|5th Round (125th Overall)|
|1974 - 1988||Center, Pittsburgh Steelers|
|1989 - 1990||Center, Kansas City Chiefs|
|Super Bowl||IX, X, XIII, XIV|
|Pro Bowl||1978, 1979, 1980, 1981, 1982, 1983, 1984, 1985, 1987|
|Hall of Fame||1997|
|Hall of Honor||2017|
When you talk about the center position for the Pittsburgh Steelers, the conversation always starts with Mike Webster. A fifth-round draft pick by the team in the 1974 NFL Draft, Webster anchored the Steelers line throughout his career.
Webster started 150 consecutive games, beginning at the end of the 1975 season and lasting until 1986, when a dislocated elbow sidelined him for four games.
Webster played 15 seasons and 200 games with the Steelers, more than any other player in team history. He spent his last two seasons (1989-90) with the Kansas City Chiefs.
He was the Steelers offensive captain for nine seasons, a strong leader off the field and the strongest player on the field, earning him the nickname “Iron Mike.”
“Mike wasn’t tall enough, he didn’t weigh enough, but the thing he had that made the difference was he had great playing strength,” said late Hall of Fame Coach Chuck Noll. “You could see it on the field. He would come off the ball with great quickness. I can remember having some films of him against I think it was UCLA, which had these huge, huge tackles. He just destroyed him. Wisconsin moved the ball up and down the field. He not only blocked well on the run, but he also pass protected well.”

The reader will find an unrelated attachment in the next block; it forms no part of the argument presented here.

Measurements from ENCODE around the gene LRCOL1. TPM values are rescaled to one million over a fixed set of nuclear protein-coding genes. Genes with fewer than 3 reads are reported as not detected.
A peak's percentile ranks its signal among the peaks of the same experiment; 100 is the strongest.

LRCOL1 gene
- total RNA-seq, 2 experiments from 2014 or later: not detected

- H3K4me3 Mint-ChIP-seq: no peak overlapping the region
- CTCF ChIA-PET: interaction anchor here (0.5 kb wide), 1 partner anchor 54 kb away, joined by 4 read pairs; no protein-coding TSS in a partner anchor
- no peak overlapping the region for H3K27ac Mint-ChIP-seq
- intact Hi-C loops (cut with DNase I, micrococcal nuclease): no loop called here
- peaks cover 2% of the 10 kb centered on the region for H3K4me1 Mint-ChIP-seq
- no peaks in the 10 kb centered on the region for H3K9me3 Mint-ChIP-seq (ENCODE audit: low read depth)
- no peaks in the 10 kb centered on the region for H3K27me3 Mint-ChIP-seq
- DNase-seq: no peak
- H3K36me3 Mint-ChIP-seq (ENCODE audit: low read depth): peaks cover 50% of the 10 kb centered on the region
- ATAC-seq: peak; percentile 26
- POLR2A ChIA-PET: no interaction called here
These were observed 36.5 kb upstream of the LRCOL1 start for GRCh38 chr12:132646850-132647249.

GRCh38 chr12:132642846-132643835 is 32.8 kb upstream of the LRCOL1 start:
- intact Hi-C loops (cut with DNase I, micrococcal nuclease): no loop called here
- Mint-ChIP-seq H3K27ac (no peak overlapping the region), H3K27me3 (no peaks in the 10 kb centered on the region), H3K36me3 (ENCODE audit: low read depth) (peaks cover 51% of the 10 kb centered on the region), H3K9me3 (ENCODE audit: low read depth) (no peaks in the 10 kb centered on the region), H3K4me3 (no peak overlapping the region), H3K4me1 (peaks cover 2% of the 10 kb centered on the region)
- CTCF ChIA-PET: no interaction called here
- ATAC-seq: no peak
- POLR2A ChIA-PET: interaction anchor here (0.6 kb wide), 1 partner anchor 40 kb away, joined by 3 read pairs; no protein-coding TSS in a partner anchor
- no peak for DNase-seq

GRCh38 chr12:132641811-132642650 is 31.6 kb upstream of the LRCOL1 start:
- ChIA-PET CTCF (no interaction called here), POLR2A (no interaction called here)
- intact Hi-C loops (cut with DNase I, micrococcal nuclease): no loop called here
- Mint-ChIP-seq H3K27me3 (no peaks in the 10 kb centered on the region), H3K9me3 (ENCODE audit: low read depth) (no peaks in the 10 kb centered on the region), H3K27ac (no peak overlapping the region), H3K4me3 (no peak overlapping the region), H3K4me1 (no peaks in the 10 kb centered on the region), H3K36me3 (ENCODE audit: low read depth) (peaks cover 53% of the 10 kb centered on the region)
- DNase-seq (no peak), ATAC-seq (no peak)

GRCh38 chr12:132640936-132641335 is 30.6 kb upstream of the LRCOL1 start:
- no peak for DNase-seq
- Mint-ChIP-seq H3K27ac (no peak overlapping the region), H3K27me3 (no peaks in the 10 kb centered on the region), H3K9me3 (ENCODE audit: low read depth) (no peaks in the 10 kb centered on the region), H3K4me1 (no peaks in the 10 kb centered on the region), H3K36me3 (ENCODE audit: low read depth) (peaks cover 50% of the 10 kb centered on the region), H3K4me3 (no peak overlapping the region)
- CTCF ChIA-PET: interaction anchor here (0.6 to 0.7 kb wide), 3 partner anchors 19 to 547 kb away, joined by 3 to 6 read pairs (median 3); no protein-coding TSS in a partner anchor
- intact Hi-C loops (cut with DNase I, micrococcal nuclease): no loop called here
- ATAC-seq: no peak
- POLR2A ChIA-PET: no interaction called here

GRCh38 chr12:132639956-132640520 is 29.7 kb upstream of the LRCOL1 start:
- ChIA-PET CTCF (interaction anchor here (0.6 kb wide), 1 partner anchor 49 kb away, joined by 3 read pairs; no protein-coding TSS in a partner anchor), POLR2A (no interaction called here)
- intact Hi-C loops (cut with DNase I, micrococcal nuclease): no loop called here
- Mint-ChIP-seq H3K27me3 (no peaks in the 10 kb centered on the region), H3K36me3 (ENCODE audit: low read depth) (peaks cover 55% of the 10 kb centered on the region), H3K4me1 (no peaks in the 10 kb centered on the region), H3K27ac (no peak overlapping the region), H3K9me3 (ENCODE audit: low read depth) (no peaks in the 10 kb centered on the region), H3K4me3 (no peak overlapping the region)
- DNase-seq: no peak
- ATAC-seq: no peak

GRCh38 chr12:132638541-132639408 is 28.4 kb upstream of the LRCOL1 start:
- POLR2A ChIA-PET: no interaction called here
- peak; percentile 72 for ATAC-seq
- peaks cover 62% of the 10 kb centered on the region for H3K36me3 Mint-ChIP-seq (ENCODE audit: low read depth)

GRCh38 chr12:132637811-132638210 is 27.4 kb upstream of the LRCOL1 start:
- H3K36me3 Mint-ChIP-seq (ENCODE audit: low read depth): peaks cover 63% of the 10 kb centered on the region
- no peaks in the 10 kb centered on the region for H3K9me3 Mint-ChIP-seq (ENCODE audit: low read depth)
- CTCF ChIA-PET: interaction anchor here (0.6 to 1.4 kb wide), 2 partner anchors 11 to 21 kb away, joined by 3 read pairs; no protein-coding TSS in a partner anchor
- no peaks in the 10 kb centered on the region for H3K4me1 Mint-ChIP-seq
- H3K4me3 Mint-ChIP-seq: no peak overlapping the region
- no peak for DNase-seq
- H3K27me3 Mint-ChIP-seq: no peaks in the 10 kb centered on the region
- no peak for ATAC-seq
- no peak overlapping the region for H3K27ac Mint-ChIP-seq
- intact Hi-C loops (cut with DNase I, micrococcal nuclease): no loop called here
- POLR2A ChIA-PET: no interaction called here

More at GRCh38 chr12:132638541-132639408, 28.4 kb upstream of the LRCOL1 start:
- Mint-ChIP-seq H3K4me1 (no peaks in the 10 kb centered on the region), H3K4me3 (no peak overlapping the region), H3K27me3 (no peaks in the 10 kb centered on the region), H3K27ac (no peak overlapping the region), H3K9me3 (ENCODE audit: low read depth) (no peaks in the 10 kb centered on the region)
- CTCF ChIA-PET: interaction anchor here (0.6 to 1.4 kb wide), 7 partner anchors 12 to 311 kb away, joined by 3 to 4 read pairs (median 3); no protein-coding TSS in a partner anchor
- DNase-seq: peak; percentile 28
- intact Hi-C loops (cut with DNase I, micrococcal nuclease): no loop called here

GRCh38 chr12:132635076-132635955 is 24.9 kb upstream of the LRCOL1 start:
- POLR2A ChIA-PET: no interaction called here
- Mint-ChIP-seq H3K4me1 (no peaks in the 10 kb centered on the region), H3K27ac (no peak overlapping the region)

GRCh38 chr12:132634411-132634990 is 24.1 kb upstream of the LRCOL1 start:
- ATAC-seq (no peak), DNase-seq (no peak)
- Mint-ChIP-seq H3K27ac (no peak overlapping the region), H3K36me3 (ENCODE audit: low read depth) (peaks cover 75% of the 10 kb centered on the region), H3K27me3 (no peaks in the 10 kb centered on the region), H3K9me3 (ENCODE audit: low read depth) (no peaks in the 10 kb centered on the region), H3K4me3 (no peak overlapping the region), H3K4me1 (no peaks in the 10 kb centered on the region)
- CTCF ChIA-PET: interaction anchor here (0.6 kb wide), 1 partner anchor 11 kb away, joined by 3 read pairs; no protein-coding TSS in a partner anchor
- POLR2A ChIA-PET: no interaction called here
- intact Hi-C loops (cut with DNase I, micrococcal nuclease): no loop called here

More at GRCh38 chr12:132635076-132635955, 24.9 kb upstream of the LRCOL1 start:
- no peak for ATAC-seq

Webster, a member of the Steelers four Super Bowl championship teams in the 1970s, played in nine Pro Bowls, and was selected All-Pro seven times.
Webster led the way for Hall of Fame running back Franco Harris, and kept quarterback Terry Bradshaw safe. It was Bradshaw who would be Webster’s Hall of Fame presenter, and the two shared a special moment on the steps in Canton, Ohio.
As Bradshaw talked about a dream he had as a kid to play on a championship team, he rattled off the Steelers players that helped him achieve that. When he got to center, he spoke of Webster.
“What good is a machine if you ain't got a center? And, oh, did I get a center,” said Bradshaw. “I just didn't get any center. I got the best to ever play the game, to ever put his hands on a football. And I said `Make sure he ain't as pretty as me,' and he ain't.”
And then Bradshaw fulfilled another dream, the one he had the day he was inducted into the Hall of Fame in 1989, when he said, “Oh, what I would give to put my hands under Mike Webster's butt one more time.”
So on the day Webster was inducted, Bradshaw pulled a football from underneath the podium and as the moment happened, Steelers fans, fellow Hall of Famers, and everyone in Canton erupted. Bradshaw took one last snap from Webster.
“Do not be afraid to fail,” Webster told the gathered crowd that day. “You're going to fail, believe me. No one's keeping score. All we have to do is finish the game. Then we'll all be winners.”
Five years after his induction, Webster died at the age of 50.